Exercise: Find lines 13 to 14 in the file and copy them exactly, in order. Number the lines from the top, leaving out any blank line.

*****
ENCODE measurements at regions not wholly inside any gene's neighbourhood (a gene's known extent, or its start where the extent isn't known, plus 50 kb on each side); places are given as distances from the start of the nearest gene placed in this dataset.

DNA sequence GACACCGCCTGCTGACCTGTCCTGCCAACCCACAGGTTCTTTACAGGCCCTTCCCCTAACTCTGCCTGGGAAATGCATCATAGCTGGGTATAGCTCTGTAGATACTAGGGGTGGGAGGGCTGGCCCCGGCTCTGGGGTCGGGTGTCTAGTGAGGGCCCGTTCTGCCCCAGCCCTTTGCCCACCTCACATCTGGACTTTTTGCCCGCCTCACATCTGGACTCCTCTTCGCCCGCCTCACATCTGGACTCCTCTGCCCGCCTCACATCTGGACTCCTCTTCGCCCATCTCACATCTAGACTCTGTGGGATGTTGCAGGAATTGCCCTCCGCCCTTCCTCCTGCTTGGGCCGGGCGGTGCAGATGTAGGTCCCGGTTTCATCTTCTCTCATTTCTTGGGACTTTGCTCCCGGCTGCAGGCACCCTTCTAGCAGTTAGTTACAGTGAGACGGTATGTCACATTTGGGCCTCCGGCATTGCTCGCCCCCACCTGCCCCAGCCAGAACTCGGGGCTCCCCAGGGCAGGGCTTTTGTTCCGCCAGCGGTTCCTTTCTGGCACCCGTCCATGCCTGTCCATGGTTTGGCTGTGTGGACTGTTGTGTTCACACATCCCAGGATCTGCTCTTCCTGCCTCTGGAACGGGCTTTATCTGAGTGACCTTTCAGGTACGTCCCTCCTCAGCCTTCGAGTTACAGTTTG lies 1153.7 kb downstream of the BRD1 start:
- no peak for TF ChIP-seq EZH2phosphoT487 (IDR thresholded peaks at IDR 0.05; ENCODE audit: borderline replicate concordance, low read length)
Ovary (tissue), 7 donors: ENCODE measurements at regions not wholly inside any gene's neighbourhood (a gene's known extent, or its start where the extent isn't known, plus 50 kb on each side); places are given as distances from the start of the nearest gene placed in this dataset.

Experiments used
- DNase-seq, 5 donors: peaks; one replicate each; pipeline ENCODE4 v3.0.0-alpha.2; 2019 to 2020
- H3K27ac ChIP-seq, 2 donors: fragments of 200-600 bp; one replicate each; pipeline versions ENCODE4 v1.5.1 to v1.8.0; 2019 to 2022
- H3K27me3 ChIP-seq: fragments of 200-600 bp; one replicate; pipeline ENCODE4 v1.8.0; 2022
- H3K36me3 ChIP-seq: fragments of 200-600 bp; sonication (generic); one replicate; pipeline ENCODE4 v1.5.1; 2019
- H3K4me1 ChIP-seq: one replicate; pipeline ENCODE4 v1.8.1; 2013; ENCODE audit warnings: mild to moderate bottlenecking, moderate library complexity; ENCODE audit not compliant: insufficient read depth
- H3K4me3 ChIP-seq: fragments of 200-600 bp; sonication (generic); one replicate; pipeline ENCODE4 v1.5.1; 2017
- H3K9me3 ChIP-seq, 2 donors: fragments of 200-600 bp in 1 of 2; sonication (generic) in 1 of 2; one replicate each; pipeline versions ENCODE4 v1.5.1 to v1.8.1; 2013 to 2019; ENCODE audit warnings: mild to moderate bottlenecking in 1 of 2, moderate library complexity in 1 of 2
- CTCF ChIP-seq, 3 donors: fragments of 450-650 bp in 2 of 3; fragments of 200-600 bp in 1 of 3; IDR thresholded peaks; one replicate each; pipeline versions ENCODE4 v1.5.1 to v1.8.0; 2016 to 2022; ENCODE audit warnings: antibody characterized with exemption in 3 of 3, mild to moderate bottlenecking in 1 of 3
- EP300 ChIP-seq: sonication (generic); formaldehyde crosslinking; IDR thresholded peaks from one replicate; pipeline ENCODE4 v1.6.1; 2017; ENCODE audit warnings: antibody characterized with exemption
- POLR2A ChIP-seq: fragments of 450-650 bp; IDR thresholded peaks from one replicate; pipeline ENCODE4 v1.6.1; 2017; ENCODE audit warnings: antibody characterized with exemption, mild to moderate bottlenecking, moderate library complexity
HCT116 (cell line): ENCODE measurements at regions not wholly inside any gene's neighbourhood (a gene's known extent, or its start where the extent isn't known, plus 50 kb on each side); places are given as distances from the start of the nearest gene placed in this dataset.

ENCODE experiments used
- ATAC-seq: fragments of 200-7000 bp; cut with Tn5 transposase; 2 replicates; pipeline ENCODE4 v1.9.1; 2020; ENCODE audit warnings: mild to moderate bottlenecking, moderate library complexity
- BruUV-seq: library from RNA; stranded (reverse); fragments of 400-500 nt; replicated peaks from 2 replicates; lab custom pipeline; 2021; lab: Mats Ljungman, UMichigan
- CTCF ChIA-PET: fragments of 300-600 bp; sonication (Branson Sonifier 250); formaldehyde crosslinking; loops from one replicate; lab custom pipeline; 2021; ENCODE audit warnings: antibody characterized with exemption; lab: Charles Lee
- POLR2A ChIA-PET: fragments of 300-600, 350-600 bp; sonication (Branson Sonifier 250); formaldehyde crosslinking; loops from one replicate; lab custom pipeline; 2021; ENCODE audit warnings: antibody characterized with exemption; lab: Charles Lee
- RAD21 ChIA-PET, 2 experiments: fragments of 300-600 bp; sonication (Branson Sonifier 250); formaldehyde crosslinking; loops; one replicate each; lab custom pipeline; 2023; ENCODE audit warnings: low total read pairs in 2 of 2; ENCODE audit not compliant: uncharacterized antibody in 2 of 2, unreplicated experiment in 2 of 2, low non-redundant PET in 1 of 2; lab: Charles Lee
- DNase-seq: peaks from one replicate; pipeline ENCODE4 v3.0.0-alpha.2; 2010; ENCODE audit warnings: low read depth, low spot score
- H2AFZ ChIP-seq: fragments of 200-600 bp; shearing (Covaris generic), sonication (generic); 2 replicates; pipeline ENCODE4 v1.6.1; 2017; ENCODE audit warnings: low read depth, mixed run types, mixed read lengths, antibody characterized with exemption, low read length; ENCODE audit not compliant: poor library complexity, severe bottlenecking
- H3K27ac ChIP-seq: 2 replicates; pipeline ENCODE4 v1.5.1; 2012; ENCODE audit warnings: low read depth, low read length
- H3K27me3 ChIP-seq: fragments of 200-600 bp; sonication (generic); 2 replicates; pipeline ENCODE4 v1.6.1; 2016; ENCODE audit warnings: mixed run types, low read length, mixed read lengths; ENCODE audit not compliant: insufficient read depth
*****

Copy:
- CTCF ChIP-seq, 3 donors: fragments of 450-650 bp in 2 of 3; fragments of 200-600 bp in 1 of 3; IDR thresholded peaks; one replicate each; pipeline versions ENCODE4 v1.5.1 to v1.8.0; 2016 to 2022; ENCODE audit warnings: antibody characterized with exemption in 3 of 3, mild to moderate bottlenecking in 1 of 3
- EP300 ChIP-seq: sonication (generic); formaldehyde crosslinking; IDR thresholded peaks from one replicate; pipeline ENCODE4 v1.6.1; 2017; ENCODE audit warnings: antibody characterized with exemption